Glare and disruption: as the light brightness increases, it starts to interfere with vision. Veiling glare would make it difficult to see out the windscreen. Night vision starts to deteriorate. Laser light is highly directional, so pilots may act to exclude the source from their direct field of vision. Pointer lasers have an illuminance of about 1 lumen/m2, whereas during the day the pilots have to deal with sunlight which is one hundred thousand times stronger.
Temporary flash blindness works exactly like a bright camera flash: there is no injury, but night vision is temporarily disrupted. There may be afterimages, like a bright camera flash leaving temporary spots.
The three visual effects above are the primary concern for aviation experts. This is because they could happen with lower-powered lasers that are commonly available. The fourth concern, eye damage, is much less likely: it would require specialized equipment not readily available to the general public.
Eye damage. Though it is unlikely, high power visible or invisible (infrared, ultraviolet) laser light could cause permanent eye injury. The injury could be relatively minor, such as spots only detectable by medical exam or on the periphery of vision. At higher power levels, the spots may be in the central vision, in the same area where the original light was viewed. Most unlikely of all is injury causing a complete and permanent loss of vision. To do this would require very specialized equipment and a desire to deliberately target aircraft.
It is extremely unlikely that any of the four elements above would cause loss of the aircraft.
Analyzing the hazard
The exact hazard in a specific situation depends on a number of factors.
Bright light factors
Power: the more light emitted, the brighter and more hazardous it will be.
Beam divergence: a low-divergence "tight" beam will be a hazard at greater distances than one which spreads out rapidly.
Wavelength of the beam: an infrared or ultraviolet laser beam does not present any visual effect risk to pilots, as they cannot see it. However, at high powers it can present an eye damage risk. In some cases, this hazard may be greater since a pilot would not know they were being illuminated. In general, the eyes of pilots in an illuminated nighttime cockpit are most sensitive to greenish-yellow light (of wavelength around 500–600 nanometers, peaking at 555 nm). A blue or red laser will appear much dimmer--and thus less distracting--than a green or yellow laser of equal power. For example, a 10-watt continuous-wave yttrium aluminium garnet laser at 532 nanometers (green) can appear brighter to the eye than an 18-watt continuous-wave argon-ion laser that outputs 10 watts of 514 nm (green-blue) light plus 8 watts of 488 nm (blue) light.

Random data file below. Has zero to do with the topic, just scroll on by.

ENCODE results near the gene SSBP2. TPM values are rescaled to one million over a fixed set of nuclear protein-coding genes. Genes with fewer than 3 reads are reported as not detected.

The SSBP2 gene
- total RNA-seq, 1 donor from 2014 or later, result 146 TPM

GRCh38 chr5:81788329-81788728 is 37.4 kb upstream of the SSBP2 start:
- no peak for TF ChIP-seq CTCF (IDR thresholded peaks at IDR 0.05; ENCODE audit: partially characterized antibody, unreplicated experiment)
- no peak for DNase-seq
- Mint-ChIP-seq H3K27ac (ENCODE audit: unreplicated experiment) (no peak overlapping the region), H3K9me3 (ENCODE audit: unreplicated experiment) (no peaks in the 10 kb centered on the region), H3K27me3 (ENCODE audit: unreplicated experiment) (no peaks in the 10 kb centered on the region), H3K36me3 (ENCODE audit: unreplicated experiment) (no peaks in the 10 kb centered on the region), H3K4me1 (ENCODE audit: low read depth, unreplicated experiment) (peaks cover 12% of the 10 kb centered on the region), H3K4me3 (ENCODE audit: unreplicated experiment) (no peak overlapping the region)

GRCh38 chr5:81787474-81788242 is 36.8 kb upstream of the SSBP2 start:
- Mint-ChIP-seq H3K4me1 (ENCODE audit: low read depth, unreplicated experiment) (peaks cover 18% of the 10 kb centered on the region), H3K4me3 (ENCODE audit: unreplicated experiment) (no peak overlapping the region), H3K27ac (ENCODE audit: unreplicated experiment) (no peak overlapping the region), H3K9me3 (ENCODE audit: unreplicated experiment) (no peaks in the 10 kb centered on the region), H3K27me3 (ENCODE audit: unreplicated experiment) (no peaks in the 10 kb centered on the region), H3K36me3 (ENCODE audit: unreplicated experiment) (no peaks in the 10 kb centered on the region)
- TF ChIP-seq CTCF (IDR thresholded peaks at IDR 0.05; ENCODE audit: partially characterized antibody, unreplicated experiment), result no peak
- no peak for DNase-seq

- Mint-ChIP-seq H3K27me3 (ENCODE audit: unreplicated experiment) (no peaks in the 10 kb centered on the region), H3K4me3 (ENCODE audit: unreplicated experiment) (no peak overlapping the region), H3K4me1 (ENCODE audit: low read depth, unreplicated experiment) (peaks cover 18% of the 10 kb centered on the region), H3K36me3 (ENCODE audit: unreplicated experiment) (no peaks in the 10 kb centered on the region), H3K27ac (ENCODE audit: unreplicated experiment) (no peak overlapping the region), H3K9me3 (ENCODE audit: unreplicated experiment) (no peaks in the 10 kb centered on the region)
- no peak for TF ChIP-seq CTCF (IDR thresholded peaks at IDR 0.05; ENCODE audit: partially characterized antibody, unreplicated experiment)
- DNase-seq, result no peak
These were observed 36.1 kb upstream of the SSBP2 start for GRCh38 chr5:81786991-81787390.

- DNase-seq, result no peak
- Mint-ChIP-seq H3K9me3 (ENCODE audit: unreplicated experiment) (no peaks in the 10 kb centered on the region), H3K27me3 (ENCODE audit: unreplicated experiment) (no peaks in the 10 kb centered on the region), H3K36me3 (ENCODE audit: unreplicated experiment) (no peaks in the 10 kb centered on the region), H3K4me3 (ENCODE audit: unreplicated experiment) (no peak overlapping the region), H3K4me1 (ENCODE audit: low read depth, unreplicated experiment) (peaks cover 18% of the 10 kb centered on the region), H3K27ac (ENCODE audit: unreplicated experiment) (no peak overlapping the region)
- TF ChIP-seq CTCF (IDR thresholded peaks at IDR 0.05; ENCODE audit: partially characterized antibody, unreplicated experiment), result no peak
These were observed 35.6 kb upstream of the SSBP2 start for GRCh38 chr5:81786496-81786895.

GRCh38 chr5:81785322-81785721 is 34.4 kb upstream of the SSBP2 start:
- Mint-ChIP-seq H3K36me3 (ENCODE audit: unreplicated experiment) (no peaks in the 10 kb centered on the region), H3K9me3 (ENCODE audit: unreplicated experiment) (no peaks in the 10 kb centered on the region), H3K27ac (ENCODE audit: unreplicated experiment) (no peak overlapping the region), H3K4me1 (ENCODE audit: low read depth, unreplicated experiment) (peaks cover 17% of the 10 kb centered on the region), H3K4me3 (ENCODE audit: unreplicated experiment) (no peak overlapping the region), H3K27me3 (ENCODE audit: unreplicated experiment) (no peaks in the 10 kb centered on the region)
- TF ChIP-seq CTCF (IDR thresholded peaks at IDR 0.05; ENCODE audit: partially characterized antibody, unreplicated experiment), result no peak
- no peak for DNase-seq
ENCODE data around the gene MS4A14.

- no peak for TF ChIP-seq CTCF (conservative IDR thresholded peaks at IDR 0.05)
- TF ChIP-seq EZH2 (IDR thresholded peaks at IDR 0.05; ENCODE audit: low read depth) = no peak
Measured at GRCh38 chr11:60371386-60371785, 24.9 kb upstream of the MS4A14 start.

Pulsing: some laser beams emit their energy in pulses. A pulsed laser presents a greater eye damage risk than a continuous laser of equal average power. This is because the power is packed into shorter but more intense pulses.
Beam movement: if the beam is moving around such as in a laser show, it covers a greater area of the sky and thus has a greater chance to illuminate an aircraft. However, if it did scan across a cockpit, in general the exposure duration would be shorter.
Location of the beam relative to airports: the FAA has established safety zones around airports, which are described in the "Regulation" section below. It is possible to use beams within the zones, if the beam power is below the FAA limit for the zone.
Projector and laser stability: if a projector slips, or safety software fails, the beam could enter unsafe areas of airspace.
Day vs. night: almost all concern is over nighttime illumination. The three visual effects listed above (distraction, glare and flash blindness) are minimized during the day since the eye is not dark adapted, and since visible lasers are not often used outdoors in daytime.
Motion and speed of the aircraft. A slow aircraft is at greater risk than a fast one (relative to travel across the viewer's line of sight). Helicopters are at greatest risk because they can hover, presenting a relatively stationary target.
Distance to the aircraft. A low-flying aircraft is at greater risk. Again, helicopters are vulnerable due to their close ground proximity.